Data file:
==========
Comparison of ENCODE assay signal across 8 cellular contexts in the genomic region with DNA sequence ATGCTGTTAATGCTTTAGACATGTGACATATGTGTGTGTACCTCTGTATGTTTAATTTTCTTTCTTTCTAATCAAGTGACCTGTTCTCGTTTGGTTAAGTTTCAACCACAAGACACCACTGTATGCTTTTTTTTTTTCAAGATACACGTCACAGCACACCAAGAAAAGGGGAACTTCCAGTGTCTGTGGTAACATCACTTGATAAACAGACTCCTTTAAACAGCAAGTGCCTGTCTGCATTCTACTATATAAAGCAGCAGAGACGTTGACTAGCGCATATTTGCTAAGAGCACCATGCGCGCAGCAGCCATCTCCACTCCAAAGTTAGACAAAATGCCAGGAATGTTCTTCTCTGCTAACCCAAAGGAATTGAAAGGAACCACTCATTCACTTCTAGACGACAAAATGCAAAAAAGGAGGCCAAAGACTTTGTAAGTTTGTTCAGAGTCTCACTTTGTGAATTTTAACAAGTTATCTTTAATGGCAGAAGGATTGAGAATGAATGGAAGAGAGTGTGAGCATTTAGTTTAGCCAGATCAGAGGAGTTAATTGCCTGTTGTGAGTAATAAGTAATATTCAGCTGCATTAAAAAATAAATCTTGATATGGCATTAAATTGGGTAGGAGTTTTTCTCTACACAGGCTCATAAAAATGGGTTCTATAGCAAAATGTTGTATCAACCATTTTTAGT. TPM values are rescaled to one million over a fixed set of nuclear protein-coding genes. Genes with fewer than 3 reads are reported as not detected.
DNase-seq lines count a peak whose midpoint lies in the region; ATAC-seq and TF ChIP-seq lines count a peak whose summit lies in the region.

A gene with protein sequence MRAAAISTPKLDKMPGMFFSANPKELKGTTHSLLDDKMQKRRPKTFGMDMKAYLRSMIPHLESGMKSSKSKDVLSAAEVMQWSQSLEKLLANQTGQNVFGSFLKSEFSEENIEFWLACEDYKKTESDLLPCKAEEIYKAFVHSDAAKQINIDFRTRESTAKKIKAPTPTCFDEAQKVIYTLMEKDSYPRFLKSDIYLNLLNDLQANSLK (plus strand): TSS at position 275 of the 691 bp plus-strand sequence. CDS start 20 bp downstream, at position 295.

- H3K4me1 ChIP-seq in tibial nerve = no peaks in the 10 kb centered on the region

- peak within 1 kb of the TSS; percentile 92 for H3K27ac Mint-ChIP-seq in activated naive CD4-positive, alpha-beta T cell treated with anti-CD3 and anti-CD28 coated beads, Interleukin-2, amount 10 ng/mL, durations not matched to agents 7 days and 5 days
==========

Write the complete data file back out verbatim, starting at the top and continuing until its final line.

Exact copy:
Comparison of ENCODE assay signal across 8 cellular contexts in the genomic region with DNA sequence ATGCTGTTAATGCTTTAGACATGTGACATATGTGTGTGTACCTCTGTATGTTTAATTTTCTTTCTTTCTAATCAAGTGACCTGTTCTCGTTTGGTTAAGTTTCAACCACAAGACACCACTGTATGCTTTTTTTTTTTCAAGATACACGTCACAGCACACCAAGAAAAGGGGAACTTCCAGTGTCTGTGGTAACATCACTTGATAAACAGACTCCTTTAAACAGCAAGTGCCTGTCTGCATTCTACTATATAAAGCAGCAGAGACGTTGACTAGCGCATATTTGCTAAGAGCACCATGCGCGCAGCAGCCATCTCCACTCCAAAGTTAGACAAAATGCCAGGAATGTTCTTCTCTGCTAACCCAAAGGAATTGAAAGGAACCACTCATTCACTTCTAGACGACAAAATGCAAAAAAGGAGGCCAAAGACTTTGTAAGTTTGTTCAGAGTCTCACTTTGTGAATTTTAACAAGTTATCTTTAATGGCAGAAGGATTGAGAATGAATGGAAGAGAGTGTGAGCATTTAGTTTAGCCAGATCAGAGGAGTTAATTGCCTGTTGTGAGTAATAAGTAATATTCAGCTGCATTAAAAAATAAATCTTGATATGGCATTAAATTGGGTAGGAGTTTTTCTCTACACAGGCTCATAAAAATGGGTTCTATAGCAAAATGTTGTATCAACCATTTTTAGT. TPM values are rescaled to one million over a fixed set of nuclear protein-coding genes. Genes with fewer than 3 reads are reported as not detected.
DNase-seq lines count a peak whose midpoint lies in the region; ATAC-seq and TF ChIP-seq lines count a peak whose summit lies in the region.

A gene with protein sequence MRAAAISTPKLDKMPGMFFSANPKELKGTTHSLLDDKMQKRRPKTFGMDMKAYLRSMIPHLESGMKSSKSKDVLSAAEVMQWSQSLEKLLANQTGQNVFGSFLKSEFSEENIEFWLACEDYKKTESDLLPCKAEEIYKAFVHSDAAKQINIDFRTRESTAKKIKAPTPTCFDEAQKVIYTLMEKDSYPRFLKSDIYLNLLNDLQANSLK (plus strand): TSS at position 275 of the 691 bp plus-strand sequence. CDS start 20 bp downstream, at position 295.

- H3K4me1 ChIP-seq in tibial nerve = no peaks in the 10 kb centered on the region

- peak within 1 kb of the TSS; percentile 92 for H3K27ac Mint-ChIP-seq in activated naive CD4-positive, alpha-beta T cell treated with anti-CD3 and anti-CD28 coated beads, Interleukin-2, amount 10 ng/mL, durations not matched to agents 7 days and 5 days